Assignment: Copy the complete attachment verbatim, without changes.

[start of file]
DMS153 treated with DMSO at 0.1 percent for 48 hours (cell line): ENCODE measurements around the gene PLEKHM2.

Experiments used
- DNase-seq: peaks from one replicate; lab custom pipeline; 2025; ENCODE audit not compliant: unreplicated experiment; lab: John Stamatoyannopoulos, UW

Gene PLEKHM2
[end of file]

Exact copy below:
DMS153 treated with DMSO at 0.1 percent for 48 hours (cell line): ENCODE measurements around the gene PLEKHM2.

Experiments used
- DNase-seq: peaks from one replicate; lab custom pipeline; 2025; ENCODE audit not compliant: unreplicated experiment; lab: John Stamatoyannopoulos, UW

Gene PLEKHM2